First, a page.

A new study conducted by the Alzheimer’s Association explored how air quality may have an effect on consumers’ long-term cognitive function.
According to their findings, improving air quality may reduce the risk of developing dementia. However, poorer air quality may have the opposite effect on cognitive function.
“We’ve known for some time that air pollution is bad for our brains and overall health, including a connection to amyloid build-up in the brain,” said researcher Claire Sexton, D.Phil. “But what’s exciting is we’re now seeing data showing that improving air quality may actually reduce the risk of dementia. These data demonstrate the importance of policies and action by federal and local governments, and businesses, that address reducing air pollutants.”
Cognitive benefits of better air quality
The researchers analyzed data from three different studies, all of which explored the relationship between air quality and cognitive function. Collectively, the studies examined large groups of consumers from both overseas and in the U.S., and they observed how air pollution levels over large spans of time impacted the participants’ long-term cognitive health outcomes.
Across the board, the results were consistent: better air quality was associated with better cognitive function. The opposite was also true -- poorer air quality was linked with poorer cognitive function. Though higher levels of air pollution are likely to have a greater burden on consumers’ risk of dementia, these findings are important because they showed that this association isn’t fixed; when air quality improves, the risk of dementia and decreased cognitive function also improves.
One study conducted in France showed that the risk of Alzheimer’s decreased by 17% and the risk of dementia decreased by 15% with each single unit decrease of air pollution. Another study involving older women looked at the Environmental Protection Agency’s (EPA) recommendations for reducing fine particulate matter (PM2.5) and nitrogen dioxide (NO2). They found that when areas were able to reduce these pollutant levels by more than 10%, the risk of women developing dementia was lower -- 14% lower for PM2.5 levels and 26% lower for NO2 levels.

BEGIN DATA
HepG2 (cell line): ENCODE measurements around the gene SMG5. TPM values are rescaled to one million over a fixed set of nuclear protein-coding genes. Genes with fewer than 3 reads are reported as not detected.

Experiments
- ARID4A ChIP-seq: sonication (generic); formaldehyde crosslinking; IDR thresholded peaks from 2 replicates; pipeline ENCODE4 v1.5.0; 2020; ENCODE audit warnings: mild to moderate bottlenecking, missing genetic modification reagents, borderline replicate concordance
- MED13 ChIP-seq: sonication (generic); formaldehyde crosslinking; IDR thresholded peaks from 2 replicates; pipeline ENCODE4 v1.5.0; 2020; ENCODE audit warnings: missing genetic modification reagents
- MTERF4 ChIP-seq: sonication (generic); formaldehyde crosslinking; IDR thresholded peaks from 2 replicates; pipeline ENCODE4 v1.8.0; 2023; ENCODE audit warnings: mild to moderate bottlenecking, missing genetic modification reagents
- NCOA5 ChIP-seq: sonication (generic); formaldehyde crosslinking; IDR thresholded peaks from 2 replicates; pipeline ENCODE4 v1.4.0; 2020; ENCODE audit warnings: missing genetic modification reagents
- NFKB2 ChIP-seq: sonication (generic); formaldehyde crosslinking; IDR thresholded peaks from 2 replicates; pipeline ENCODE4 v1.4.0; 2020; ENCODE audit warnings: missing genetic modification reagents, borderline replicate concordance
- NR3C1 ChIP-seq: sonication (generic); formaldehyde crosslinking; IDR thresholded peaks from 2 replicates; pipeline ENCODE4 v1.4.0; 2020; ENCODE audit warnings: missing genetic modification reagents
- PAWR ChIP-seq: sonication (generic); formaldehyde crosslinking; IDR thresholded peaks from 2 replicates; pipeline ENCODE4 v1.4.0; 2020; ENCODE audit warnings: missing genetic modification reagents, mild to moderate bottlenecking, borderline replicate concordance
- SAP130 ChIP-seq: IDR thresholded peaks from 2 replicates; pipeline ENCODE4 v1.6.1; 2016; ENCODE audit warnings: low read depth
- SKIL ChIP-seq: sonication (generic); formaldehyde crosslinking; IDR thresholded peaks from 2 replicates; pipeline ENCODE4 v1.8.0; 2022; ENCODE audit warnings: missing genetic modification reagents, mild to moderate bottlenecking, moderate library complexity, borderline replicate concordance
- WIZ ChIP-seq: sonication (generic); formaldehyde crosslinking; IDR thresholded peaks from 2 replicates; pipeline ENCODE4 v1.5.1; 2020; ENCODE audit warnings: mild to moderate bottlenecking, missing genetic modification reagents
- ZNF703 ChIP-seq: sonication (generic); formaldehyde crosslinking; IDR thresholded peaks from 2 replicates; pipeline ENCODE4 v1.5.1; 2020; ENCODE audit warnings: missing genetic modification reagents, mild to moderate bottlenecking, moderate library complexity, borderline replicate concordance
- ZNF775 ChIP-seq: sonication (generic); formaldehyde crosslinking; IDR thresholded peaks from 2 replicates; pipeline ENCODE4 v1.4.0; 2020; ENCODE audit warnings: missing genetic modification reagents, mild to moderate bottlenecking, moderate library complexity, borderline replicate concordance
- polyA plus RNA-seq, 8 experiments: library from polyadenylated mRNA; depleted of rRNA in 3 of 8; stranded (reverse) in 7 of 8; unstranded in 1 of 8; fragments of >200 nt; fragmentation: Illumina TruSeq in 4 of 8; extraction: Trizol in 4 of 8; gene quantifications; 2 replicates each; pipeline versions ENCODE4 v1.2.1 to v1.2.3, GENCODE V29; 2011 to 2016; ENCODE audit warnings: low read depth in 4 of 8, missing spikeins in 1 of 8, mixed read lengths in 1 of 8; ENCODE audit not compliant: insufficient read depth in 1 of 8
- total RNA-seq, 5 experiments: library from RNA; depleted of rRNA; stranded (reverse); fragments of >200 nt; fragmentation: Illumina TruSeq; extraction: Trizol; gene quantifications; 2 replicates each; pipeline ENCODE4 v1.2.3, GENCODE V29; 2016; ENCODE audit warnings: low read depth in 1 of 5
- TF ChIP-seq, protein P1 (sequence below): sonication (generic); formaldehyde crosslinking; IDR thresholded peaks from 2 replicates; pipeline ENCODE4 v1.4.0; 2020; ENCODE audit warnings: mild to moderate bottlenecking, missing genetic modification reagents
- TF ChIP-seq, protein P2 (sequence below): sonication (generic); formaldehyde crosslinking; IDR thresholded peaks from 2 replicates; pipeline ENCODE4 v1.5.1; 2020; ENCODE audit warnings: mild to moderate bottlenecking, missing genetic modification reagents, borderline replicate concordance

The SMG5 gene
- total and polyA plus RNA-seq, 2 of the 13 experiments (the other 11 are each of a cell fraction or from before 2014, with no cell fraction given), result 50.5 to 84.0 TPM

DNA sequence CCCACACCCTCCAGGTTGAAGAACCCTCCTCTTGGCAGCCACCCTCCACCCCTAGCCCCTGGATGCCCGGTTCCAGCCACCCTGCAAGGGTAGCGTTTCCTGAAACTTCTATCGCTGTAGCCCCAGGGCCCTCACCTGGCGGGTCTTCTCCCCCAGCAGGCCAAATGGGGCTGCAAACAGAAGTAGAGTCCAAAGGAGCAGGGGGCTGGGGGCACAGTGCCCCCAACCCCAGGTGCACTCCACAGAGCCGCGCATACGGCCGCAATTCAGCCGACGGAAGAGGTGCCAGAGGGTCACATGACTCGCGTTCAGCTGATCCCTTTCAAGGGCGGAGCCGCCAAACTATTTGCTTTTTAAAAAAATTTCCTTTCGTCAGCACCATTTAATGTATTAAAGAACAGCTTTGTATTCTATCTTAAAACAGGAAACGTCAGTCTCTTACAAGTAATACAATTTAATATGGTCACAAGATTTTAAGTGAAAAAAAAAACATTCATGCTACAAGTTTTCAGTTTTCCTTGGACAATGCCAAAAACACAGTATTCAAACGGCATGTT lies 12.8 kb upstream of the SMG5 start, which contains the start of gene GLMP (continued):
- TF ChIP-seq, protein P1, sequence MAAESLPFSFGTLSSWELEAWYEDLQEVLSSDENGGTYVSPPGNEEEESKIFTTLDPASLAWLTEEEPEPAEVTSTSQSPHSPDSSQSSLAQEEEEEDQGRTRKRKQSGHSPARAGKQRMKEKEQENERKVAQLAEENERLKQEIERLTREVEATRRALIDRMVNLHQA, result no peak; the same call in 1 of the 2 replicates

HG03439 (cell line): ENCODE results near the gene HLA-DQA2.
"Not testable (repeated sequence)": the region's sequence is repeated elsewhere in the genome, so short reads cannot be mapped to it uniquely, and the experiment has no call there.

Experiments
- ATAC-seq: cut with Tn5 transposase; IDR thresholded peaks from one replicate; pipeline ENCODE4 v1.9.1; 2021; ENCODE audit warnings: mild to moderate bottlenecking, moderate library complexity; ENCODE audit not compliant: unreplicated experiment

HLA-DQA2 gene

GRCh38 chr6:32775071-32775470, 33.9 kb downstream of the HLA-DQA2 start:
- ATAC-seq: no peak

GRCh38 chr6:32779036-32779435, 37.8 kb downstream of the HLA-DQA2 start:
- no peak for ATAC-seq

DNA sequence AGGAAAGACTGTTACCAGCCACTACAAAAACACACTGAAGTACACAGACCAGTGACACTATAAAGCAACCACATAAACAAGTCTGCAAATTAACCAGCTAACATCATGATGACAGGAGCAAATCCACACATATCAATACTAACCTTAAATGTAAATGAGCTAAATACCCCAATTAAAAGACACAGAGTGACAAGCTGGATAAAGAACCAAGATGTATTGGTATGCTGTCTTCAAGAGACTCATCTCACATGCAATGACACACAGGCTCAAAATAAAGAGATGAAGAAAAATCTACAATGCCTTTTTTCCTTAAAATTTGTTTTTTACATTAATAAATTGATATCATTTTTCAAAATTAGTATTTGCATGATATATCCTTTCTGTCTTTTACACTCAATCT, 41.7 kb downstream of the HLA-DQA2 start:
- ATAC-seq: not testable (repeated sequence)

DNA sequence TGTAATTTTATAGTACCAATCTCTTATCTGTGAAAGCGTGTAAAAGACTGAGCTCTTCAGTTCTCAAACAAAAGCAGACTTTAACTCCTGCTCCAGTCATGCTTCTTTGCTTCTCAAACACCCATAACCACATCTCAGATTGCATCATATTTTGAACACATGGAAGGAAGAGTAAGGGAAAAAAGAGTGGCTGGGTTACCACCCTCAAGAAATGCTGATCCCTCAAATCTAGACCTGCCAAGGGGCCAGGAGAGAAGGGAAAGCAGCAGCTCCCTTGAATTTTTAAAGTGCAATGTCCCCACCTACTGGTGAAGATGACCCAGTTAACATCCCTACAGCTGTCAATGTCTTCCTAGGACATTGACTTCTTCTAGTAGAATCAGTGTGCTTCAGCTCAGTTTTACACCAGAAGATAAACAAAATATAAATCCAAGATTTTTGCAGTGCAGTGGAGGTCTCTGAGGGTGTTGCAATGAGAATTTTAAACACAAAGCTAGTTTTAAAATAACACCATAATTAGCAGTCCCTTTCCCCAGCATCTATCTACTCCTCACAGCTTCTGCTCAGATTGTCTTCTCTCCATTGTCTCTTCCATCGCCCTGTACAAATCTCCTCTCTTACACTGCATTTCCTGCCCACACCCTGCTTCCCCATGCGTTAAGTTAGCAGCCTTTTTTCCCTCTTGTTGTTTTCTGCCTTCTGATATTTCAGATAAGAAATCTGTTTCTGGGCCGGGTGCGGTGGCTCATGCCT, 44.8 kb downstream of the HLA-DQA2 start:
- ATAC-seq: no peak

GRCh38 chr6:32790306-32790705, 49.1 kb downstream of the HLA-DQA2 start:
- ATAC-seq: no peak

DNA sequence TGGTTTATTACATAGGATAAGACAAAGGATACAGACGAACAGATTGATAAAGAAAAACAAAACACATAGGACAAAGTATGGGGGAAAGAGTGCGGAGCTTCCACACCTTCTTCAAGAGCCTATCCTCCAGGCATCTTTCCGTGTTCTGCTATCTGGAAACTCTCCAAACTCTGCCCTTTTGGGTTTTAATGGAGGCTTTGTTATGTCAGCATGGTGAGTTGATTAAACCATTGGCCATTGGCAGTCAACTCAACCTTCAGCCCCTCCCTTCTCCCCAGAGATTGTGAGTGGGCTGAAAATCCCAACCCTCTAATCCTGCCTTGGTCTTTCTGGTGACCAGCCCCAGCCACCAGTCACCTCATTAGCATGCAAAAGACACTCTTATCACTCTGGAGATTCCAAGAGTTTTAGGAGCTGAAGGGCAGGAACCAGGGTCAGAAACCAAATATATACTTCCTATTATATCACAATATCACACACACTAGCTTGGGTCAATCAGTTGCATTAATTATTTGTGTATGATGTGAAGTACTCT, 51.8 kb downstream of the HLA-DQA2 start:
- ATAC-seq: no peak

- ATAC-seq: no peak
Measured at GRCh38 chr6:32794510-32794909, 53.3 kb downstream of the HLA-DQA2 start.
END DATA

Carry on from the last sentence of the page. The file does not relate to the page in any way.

“These data, for the first time, highlight the beneficial effects of reduced air pollution on the incidence of dementia in older adults,” said researcher Noemie Letellier, Ph.D. “The findings have important implications to reinforce air quality standards to promote healthy aging. In the context of climate change, massive urbanization and worldwide population aging, it is crucial to accurately evaluate the influence of air pollution change on incident dementia to identify and recommend effective prevention strategies.”
The researchers hope these findings lead policymakers to focus on improving air quality so that consumers can experience better health and wellness.
“Our findings suggest that air pollution may be an important factor in the development of dementia,” said researcher Christina Park. “Many other factors that impact dementia are not changeable, but reductions in exposure to air pollution may be associated with a lower risk of dementia.”